Traverse City Record-Eagle

Evelyn Petersen: Ask Evelyn

July 21, 2012

Ask Evelyn: Teens' limits, parents' instincts

Q: I'm a widowed, fairly liberal, single parent of a daughter who has one year left of high school. She's always been a good and cooperative, communicative kid, but she has some questionable friends.

Perhaps her friends' parents are more tolerant than I. I will stick to my personal trust limits and my own moral values, but I'd feel better with some input on how much freedom she should be allowed at age 17, nearly 18.

Is it time for her to quit asking permission to do things and just "let me know"? Can I continue to punish her by withholding "perks" — like cell phones, etc? Where should I draw the line? — B. B.

A: Reflect on the ways your child has grown and how she has behaved over the past decade. You'll probably feel that you've done a good parenting job thus far.

I suggest you trust your own instincts. But if you have strong feelings that her friends are questionable, you might be right. Have them over as often as possible to observe and learn more about them. Think of ways to get to know the parents, too. You'll find out more about their standards and values.

Seventeen is still a vulnerable age, and peer pressure can be risky. But when she goes to college, you will have far less input, so make the most of your input and your relationship this year. The two of you have always had good communication, and that will work in your favor.

I think your daughter is still too young to simply quit asking you for permission, and too young to not tell you where she will be and when she will be home. After all, it's a matter of considering the feelings of her family (you), and it's also a matter of respect and manners. Be sure to stress that aspect. And ask her how she would feel if she were in your place.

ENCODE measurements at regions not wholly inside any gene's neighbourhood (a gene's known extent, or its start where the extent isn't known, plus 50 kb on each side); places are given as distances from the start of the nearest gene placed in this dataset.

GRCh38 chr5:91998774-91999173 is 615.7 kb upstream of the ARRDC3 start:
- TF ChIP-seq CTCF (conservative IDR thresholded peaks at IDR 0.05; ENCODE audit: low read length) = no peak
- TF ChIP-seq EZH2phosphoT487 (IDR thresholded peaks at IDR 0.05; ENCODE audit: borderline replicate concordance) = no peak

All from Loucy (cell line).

You and your daughter can also have a "family meeting" to decide on some ground rules and on the consequences for inappropriate behavior. This type of "contract" is a good way to continue to involve her in being responsible for her decisions and actions. You can also decide together on a reward for responsible behavior. You can put this contract in writing and sign it, and plan to discuss any necessary modifications if needed. You know your child best; you'll know what to do.

Note to Mom of 15 Year Old Girl: No, do NOT let her "hang out" alone at a boyfriend's house. Fifteen-year-olds are usually experiencing raging hormones and confusion regarding what to do about them. It's just too much temptation.

Remember, you're the parent. She needs adult guidance and straightforward discussions about limits and the potentially serious consequences of sexual activity.

You would not want her to give in to passion which could make a mess of her life. Talk clearly, firmly and SOON.

Evelyn Petersen is an award-winning parenting columnist and early childhood educator and author who lives in Traverse City; see her website at askevelyn.com.

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